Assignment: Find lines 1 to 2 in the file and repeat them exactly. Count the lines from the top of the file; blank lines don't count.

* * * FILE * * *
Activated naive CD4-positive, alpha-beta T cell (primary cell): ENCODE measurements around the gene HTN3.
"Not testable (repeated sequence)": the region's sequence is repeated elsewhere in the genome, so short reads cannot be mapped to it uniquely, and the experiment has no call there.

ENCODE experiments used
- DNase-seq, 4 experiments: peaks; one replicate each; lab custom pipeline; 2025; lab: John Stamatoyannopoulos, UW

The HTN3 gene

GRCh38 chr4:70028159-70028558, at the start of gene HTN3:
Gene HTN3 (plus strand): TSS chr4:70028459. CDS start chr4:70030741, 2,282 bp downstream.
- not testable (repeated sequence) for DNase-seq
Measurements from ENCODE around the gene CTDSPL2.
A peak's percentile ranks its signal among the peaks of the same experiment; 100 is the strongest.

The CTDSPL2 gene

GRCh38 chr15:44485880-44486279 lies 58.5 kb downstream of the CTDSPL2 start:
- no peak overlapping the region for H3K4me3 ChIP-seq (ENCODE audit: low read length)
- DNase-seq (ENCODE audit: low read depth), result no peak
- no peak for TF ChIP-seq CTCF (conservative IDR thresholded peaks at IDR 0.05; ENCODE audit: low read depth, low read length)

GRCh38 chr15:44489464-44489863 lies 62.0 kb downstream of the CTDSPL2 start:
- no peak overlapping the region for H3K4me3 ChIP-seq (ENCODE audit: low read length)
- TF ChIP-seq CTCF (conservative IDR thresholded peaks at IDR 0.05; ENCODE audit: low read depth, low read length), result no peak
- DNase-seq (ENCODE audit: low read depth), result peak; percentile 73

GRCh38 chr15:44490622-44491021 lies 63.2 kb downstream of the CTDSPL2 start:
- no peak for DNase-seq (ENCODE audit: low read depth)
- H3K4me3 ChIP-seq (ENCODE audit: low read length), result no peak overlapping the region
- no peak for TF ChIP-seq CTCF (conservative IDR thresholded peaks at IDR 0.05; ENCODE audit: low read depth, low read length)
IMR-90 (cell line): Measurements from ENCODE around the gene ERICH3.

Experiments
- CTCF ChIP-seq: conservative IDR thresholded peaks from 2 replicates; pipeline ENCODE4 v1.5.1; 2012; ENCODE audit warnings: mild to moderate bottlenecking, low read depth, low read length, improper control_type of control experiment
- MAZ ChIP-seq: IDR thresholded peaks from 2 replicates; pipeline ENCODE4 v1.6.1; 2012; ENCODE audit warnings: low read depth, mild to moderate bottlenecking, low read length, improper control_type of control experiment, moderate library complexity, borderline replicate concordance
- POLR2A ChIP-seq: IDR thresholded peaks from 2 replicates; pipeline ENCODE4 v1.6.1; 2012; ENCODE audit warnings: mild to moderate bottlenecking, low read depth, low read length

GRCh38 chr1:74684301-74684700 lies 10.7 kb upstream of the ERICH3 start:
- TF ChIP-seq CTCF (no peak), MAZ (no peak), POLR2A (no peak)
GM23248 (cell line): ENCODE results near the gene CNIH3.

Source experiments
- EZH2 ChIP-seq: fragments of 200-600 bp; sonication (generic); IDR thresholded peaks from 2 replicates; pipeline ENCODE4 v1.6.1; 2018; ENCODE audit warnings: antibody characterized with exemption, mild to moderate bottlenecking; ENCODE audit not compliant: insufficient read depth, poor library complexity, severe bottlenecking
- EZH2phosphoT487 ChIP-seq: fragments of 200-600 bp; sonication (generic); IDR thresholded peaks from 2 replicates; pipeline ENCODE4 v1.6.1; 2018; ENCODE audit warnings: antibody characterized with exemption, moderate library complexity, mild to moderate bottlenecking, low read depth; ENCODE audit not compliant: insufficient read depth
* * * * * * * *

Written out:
Activated naive CD4-positive, alpha-beta T cell (primary cell): ENCODE measurements around the gene HTN3.
"Not testable (repeated sequence)": the region's sequence is repeated elsewhere in the genome, so short reads cannot be mapped to it uniquely, and the experiment has no call there.